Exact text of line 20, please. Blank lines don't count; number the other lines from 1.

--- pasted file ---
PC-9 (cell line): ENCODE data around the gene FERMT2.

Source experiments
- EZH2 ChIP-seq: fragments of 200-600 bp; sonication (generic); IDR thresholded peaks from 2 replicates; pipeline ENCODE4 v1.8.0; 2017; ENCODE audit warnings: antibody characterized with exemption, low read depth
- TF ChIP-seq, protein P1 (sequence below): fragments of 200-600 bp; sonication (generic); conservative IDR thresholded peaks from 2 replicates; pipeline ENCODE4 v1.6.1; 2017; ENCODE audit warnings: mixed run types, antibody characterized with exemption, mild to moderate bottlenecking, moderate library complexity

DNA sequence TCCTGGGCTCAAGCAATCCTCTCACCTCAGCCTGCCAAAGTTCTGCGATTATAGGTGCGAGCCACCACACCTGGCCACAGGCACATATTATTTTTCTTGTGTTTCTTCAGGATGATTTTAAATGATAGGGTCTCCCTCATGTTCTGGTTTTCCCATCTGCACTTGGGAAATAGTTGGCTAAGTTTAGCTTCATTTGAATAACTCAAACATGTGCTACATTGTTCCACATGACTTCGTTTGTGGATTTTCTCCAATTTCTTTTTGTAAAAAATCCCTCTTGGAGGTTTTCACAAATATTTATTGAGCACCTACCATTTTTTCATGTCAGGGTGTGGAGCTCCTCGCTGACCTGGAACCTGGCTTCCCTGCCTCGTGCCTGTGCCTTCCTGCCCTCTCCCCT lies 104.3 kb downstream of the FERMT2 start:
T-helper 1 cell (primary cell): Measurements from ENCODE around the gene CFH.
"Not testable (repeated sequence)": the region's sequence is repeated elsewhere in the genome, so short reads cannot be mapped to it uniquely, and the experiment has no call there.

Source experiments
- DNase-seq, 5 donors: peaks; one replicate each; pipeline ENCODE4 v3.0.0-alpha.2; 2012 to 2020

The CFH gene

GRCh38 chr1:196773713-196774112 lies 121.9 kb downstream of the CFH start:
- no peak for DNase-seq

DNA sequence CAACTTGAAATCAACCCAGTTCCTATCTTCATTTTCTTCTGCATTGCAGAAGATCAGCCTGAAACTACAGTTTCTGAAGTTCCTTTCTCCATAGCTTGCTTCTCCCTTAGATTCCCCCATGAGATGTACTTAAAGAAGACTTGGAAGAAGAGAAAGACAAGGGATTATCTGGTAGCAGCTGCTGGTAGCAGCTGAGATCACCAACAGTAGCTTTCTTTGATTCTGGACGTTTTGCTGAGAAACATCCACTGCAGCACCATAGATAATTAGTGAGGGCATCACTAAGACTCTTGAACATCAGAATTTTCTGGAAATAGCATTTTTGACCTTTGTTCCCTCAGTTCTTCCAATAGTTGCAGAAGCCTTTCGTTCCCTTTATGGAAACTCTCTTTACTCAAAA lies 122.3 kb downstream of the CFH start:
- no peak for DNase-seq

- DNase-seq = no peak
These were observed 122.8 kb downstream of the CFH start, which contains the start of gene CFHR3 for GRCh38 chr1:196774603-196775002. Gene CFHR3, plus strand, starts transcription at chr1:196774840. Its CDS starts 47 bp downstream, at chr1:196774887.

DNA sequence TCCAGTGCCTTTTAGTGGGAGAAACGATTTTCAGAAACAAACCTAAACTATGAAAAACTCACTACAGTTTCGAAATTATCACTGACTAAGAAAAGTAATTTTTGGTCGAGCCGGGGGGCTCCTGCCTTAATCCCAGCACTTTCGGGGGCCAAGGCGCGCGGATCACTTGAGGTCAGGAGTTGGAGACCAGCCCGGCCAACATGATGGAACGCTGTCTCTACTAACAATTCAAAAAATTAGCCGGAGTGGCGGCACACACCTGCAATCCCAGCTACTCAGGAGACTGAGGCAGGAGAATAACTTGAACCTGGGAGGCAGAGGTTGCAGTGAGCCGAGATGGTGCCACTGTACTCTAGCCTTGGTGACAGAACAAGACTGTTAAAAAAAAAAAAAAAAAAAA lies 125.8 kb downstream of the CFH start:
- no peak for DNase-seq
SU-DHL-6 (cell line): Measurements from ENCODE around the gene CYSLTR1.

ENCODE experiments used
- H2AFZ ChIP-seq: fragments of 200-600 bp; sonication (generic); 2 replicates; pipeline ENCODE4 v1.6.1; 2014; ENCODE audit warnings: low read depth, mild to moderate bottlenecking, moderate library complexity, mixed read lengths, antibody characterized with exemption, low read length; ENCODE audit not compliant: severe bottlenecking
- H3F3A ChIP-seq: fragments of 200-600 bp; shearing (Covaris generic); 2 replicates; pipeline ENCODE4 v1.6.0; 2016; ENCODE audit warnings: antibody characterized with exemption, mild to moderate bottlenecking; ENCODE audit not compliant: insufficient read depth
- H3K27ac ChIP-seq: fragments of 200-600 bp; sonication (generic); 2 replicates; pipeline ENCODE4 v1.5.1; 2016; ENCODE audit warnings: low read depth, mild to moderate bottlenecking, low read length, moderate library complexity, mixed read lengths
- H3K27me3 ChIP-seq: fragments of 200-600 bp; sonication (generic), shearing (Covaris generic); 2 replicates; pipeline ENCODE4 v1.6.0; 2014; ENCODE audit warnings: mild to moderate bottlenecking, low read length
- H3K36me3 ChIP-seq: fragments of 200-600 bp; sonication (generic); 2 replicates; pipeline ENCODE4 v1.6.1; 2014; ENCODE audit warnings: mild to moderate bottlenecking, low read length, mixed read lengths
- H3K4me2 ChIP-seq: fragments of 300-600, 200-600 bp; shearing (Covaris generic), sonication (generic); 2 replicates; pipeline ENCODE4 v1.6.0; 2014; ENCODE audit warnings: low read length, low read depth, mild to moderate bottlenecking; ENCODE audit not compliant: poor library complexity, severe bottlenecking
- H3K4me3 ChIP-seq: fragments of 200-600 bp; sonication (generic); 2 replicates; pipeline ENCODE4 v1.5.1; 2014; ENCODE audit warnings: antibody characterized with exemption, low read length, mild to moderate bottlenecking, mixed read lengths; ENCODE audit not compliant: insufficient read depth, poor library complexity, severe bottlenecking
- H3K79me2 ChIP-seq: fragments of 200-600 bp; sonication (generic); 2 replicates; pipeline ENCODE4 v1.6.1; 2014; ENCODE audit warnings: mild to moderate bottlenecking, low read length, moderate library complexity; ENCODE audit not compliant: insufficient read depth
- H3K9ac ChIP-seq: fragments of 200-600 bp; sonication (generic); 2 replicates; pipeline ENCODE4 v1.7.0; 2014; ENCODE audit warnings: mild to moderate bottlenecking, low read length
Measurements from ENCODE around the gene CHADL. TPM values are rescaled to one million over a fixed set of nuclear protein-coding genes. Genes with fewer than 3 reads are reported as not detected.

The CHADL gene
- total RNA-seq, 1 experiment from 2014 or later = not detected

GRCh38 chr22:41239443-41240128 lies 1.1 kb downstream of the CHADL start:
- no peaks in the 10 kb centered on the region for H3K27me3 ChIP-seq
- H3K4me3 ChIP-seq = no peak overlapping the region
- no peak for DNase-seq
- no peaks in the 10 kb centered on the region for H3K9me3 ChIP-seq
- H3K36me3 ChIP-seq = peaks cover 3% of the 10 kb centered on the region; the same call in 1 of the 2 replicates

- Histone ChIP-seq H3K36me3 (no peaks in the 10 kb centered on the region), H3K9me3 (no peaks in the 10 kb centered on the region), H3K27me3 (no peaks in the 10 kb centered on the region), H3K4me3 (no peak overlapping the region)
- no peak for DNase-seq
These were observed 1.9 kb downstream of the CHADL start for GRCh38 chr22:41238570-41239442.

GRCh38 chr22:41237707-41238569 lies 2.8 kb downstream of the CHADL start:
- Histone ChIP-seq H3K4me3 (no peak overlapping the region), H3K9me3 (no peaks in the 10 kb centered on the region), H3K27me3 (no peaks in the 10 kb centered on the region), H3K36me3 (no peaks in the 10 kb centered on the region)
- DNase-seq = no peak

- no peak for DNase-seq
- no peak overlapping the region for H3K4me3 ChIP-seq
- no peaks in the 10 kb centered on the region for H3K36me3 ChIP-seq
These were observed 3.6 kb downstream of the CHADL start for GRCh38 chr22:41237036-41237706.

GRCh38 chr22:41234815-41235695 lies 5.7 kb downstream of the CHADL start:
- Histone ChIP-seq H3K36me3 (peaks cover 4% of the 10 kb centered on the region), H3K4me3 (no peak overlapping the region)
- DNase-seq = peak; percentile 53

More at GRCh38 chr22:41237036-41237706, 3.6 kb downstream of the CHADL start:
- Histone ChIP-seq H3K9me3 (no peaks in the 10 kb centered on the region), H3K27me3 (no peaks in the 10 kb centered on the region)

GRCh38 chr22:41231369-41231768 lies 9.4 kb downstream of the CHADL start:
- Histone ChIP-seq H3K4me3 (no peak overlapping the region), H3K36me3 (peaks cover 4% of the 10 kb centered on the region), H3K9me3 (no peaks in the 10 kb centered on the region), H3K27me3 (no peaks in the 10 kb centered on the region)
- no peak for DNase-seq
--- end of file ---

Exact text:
ENCODE experiments used